Online Exhibitions at AAM Institutions

I have recently attended several social gatherings associated with work and otherwise, and so have had too many opportunities to revise my dissertation “elevator speech.” I should say that I do not, in general, like the idea of elevator speeches. More often than not, I feel like these types of statements are overly jargon-y and sacrifice comprehensibility for concision.

“I study the socio-technical origins of digital scholarship in art museums,” I sometimes say. That’s a shortened version of: “I study online exhibitions at art museums?” “No, not like the iPads you see in galleries.” “Nope, also not mobile apps, either, though I once did a study on how ineffective those are…” “Sadly no, definitely not AR or VR.”

Yes, I sometimes struggle to articulate how my work is relevant to the world, more broadly, and my elevator speech often involves a lot of hapless gesticulating and unintended question marks. “I also work on this project about criminal records,” I’ll add, “Oh! and dioramas at natural history museums!”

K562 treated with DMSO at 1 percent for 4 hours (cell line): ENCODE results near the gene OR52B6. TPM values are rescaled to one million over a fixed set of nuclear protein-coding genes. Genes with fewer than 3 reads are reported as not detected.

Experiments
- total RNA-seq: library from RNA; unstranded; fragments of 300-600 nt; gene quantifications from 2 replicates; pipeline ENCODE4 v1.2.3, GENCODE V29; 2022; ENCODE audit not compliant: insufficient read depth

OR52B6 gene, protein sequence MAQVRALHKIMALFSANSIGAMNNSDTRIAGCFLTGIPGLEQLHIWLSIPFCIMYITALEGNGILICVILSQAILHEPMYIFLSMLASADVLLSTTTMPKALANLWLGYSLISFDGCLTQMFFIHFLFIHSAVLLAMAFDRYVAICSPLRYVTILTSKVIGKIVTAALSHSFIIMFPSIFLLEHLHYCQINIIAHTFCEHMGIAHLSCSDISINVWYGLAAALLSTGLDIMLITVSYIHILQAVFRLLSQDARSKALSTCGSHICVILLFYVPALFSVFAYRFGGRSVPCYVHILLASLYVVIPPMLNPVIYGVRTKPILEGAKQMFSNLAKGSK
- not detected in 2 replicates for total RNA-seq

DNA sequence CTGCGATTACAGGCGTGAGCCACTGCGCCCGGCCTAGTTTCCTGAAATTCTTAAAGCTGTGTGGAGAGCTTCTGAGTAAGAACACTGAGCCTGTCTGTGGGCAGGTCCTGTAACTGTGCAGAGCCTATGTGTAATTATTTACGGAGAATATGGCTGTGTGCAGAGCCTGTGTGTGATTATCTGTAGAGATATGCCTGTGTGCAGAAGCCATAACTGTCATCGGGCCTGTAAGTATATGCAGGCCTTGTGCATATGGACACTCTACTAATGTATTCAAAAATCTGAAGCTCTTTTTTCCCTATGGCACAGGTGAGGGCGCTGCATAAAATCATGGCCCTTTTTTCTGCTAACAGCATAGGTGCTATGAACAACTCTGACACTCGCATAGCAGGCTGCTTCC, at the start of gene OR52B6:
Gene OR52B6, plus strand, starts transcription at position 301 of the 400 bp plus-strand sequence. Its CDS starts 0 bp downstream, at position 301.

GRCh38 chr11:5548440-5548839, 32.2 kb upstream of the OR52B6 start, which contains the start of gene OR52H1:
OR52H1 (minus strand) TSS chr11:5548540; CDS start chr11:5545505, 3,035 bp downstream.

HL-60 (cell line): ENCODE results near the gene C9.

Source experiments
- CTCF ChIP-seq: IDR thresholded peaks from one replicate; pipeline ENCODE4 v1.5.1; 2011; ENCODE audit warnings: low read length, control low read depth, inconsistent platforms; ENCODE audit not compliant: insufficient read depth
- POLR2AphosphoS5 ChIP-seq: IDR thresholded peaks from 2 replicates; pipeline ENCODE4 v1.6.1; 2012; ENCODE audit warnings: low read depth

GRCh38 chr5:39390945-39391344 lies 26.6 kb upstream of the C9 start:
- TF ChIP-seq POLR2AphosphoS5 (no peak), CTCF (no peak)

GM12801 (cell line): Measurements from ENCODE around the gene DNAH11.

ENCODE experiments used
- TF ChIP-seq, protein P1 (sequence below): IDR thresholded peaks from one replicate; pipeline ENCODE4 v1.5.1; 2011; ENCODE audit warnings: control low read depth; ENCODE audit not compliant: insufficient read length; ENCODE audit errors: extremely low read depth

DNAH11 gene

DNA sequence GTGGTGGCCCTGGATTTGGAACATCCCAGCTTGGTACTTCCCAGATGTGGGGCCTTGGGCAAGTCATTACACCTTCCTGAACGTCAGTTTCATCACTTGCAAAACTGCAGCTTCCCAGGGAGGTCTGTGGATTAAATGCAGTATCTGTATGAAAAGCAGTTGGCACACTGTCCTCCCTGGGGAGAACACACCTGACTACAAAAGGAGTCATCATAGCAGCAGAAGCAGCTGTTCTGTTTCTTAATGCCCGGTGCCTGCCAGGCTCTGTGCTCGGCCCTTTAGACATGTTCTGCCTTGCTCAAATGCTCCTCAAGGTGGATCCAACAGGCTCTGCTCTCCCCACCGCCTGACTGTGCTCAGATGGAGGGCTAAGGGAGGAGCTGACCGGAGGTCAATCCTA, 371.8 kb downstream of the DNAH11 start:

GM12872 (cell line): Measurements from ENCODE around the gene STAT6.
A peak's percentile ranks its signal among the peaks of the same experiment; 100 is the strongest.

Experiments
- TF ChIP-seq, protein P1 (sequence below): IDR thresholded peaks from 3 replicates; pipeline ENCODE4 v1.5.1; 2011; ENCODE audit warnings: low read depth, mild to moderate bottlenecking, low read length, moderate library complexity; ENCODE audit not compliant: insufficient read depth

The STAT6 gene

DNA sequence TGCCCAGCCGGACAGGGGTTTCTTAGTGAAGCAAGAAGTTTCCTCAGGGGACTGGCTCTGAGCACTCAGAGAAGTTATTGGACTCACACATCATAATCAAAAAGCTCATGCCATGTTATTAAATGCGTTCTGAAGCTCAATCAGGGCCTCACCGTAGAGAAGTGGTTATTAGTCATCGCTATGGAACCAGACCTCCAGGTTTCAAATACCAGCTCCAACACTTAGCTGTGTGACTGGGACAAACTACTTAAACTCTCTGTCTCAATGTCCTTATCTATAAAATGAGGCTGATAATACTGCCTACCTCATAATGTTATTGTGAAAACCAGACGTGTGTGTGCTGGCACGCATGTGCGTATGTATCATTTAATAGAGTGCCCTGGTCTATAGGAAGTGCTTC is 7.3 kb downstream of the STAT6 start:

Some work sounds sexier than other work, but I am making a conscious effort to allow my dissertation to also shine through as a valuable project in its own right. I think it can feel more tedious purely because of the weight that it carries at this point in my career. It is all that stands between me and the rest of my professional life, really.

So, I thought it might be helpful (for myself, as much as anyone else) to share some of my initial findings.

For the third chapter of my dissertation, I conducted an environmental scan of extant online exhibitions and online catalogues in order to set the stage for my case studies (more on those in later posts, I’m sure).

This environmental scan was very time and work-intensive. For a multitude of reasons, I only scanned art museums that are accredited by the American Association of Museums (AAM) or Arts Council England. Of the 1,050 accredited AAM museums analyzed in the survey, approximately 150 featured extant online exhibitions on their institutional websites.

Scroll through the table below (or link here) to view a list of online exhibitions hosted at AAM institutions included in the survey (the AC England institutions are in a separate list).